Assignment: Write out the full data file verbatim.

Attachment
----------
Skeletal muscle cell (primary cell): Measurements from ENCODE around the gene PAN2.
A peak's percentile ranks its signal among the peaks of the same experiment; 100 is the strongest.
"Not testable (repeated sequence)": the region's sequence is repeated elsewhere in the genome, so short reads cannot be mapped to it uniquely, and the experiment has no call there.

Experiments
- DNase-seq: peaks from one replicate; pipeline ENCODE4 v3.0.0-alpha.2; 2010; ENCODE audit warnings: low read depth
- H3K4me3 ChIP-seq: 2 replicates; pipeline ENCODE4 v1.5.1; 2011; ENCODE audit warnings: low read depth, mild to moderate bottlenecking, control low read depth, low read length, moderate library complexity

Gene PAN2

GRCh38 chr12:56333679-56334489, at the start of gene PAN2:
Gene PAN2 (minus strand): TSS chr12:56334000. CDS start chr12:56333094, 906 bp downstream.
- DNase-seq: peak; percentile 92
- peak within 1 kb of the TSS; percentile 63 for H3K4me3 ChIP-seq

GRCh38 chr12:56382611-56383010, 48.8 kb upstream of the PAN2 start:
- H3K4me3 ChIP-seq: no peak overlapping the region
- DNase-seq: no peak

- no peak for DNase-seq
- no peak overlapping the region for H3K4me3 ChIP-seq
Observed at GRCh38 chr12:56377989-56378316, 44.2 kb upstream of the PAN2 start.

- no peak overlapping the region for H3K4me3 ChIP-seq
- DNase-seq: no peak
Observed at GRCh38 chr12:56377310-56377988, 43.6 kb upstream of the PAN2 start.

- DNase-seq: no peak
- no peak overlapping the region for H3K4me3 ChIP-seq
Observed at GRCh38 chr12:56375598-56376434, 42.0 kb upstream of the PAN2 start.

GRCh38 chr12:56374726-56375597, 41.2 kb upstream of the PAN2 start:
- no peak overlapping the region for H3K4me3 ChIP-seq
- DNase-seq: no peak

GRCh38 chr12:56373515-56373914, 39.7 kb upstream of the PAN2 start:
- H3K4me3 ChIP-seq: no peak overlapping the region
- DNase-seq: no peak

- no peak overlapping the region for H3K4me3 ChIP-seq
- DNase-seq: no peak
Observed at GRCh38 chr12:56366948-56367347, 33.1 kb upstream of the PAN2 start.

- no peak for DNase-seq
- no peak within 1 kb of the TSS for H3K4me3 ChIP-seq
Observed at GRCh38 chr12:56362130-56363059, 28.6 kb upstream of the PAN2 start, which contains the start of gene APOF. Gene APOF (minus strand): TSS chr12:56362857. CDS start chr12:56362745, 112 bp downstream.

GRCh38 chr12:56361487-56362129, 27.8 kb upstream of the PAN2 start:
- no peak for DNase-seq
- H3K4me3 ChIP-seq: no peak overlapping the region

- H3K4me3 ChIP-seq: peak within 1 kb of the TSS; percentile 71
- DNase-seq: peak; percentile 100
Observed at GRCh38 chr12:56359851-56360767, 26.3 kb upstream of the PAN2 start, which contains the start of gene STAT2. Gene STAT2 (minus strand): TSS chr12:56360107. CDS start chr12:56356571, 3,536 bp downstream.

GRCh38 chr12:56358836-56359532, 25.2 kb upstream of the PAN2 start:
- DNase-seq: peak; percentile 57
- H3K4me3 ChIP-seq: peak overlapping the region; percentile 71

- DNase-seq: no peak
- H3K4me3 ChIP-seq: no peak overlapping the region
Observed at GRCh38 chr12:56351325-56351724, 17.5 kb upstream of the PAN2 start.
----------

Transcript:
Skeletal muscle cell (primary cell): Measurements from ENCODE around the gene PAN2.
A peak's percentile ranks its signal among the peaks of the same experiment; 100 is the strongest.
"Not testable (repeated sequence)": the region's sequence is repeated elsewhere in the genome, so short reads cannot be mapped to it uniquely, and the experiment has no call there.

Experiments
- DNase-seq: peaks from one replicate; pipeline ENCODE4 v3.0.0-alpha.2; 2010; ENCODE audit warnings: low read depth
- H3K4me3 ChIP-seq: 2 replicates; pipeline ENCODE4 v1.5.1; 2011; ENCODE audit warnings: low read depth, mild to moderate bottlenecking, control low read depth, low read length, moderate library complexity

Gene PAN2

GRCh38 chr12:56333679-56334489, at the start of gene PAN2:
Gene PAN2 (minus strand): TSS chr12:56334000. CDS start chr12:56333094, 906 bp downstream.
- DNase-seq: peak; percentile 92
- peak within 1 kb of the TSS; percentile 63 for H3K4me3 ChIP-seq

GRCh38 chr12:56382611-56383010, 48.8 kb upstream of the PAN2 start:
- H3K4me3 ChIP-seq: no peak overlapping the region
- DNase-seq: no peak

- no peak for DNase-seq
- no peak overlapping the region for H3K4me3 ChIP-seq
Observed at GRCh38 chr12:56377989-56378316, 44.2 kb upstream of the PAN2 start.

- no peak overlapping the region for H3K4me3 ChIP-seq
- DNase-seq: no peak
Observed at GRCh38 chr12:56377310-56377988, 43.6 kb upstream of the PAN2 start.

- DNase-seq: no peak
- no peak overlapping the region for H3K4me3 ChIP-seq
Observed at GRCh38 chr12:56375598-56376434, 42.0 kb upstream of the PAN2 start.

GRCh38 chr12:56374726-56375597, 41.2 kb upstream of the PAN2 start:
- no peak overlapping the region for H3K4me3 ChIP-seq
- DNase-seq: no peak

GRCh38 chr12:56373515-56373914, 39.7 kb upstream of the PAN2 start:
- H3K4me3 ChIP-seq: no peak overlapping the region
- DNase-seq: no peak

- no peak overlapping the region for H3K4me3 ChIP-seq
- DNase-seq: no peak
Observed at GRCh38 chr12:56366948-56367347, 33.1 kb upstream of the PAN2 start.

- no peak for DNase-seq
- no peak within 1 kb of the TSS for H3K4me3 ChIP-seq
Observed at GRCh38 chr12:56362130-56363059, 28.6 kb upstream of the PAN2 start, which contains the start of gene APOF. Gene APOF (minus strand): TSS chr12:56362857. CDS start chr12:56362745, 112 bp downstream.

GRCh38 chr12:56361487-56362129, 27.8 kb upstream of the PAN2 start:
- no peak for DNase-seq
- H3K4me3 ChIP-seq: no peak overlapping the region

- H3K4me3 ChIP-seq: peak within 1 kb of the TSS; percentile 71
- DNase-seq: peak; percentile 100
Observed at GRCh38 chr12:56359851-56360767, 26.3 kb upstream of the PAN2 start, which contains the start of gene STAT2. Gene STAT2 (minus strand): TSS chr12:56360107. CDS start chr12:56356571, 3,536 bp downstream.

GRCh38 chr12:56358836-56359532, 25.2 kb upstream of the PAN2 start:
- DNase-seq: peak; percentile 57
- H3K4me3 ChIP-seq: peak overlapping the region; percentile 71

- DNase-seq: no peak
- H3K4me3 ChIP-seq: no peak overlapping the region
Observed at GRCh38 chr12:56351325-56351724, 17.5 kb upstream of the PAN2 start.